The human self is not a physical thing; it is not contained in any cell or biological structure. The most unchallenged and intuitive reality is that we are all aware, but we cannot describe or explain what this awareness is. One thing that we can be sure of is that the self cannot be explained biologically or chemically. The main reason for this is that science does not discover the self; it is actually the other way round. For science to try and explain the truth of the self would be tantamount to arguing in a circle! The advocates of a physical explanation for the self end up in a muddle as they require answers to even bigger questions, such as “How can certain bits of matter suddenly create a new reality that has no resemblance to matter?” So if the self cannot be explained physically then the next question must be asked: “How did it come to be?” The history of the universe indicates that consciousness spontaneously arose, and language emerged without any evolutionary forerunner. So where did it come from? Even the neo-atheists have failed to come to terms with the nature of the self and its source, because no physical explanation is coherent enough to be convincing.
    The best explanation for the nature and source of the self is that it came from a source that is thinking, aware and conscious. How else can the self, which is an entity with a capacity to reflect and experience, manifest itself? It cannot have come from unconscious matter incapable to experience and ponder. Simply put, matter cannot produce concepts and perceptions, therefore we can conclude that the self cannot have a material basis but must have come from a living source that transcends the material world; and this is best explained by God. No other answer provides an adequate explanation for this phenomenon.

    3. The universe contains objective morality
    We all believe that murder and rape is wrong. However since our universe contains objective morality then it can only make sense with God’s existence, because God is required as rational basis for objective morality. Without God morality is subjective, because God is the only conceptual anchor that transcends human subjectivity. So the universe with objective morality makes no sense without God. In this light the Muslim or theist may argue:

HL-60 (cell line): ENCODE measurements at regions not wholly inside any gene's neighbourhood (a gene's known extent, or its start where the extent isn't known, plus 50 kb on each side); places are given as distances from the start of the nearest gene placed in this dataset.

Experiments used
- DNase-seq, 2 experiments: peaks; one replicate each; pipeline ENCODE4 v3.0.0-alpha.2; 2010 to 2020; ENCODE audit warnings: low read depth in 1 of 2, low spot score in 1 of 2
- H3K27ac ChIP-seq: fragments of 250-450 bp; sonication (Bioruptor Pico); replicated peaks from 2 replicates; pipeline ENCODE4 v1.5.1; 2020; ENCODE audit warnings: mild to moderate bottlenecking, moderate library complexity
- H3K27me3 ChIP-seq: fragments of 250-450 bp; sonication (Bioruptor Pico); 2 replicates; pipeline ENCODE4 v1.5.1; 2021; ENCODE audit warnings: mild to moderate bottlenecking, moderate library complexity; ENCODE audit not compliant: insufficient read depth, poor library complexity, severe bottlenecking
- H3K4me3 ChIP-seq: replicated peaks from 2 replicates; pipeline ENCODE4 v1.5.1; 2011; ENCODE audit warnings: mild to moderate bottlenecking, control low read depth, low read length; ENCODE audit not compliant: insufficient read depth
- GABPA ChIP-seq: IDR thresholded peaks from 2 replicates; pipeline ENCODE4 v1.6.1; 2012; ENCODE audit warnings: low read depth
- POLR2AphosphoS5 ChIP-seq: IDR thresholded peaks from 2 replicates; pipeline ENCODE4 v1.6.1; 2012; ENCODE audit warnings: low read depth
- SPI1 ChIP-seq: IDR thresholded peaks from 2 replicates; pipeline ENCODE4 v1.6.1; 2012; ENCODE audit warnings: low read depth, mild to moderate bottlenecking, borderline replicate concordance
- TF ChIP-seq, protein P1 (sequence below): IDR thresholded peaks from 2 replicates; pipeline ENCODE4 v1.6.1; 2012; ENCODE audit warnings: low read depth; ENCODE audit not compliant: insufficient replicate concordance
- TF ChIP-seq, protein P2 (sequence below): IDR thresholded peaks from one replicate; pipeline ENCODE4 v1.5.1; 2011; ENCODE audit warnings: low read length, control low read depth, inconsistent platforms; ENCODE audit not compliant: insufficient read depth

1. If God does not exist, then objective moral values do not exist
    2. The universe with objective moral values does exist
    3. Therefore, God exists.
    Both social pressures and evolution provide no objective basis for morality as they both claim that our morality is contingent on changes: biological and social. Therefore morality cannot be binding and true regardless of who believes in them. Therefore without God, there is no objective basis for morality. God as a concept is not subjective, therefore having God as the basis for morality makes them binding and objective, because God transcends human subjectivity.
    Since the universe contains objective morality, and Gods existence is necessary as a conceptual foundation for objective morals, then the universe we live in makes sense with the existence of God.
    “In the creation of the heavens and Earth, and the alternation of the night and day, and the ships which sail the seas to people’s benefit, and the water which God sends down from the sky – by which He brings the Earth to life when it was dead and scatters about in it creatures of every kind – and the varying direction of the winds, and the clouds subservient between heaven and Earth, there are signs for people who use their intellect.” [Qur’an, 2:164]

    • Aly Balagamwala | DiscoMaulvi

      February 8, 2014 at 1:45 AM

      Dear Brother:

      Please keep your comments brief in order to comply with our Comments Policy.

      WasSalamuAlaikum
      Aly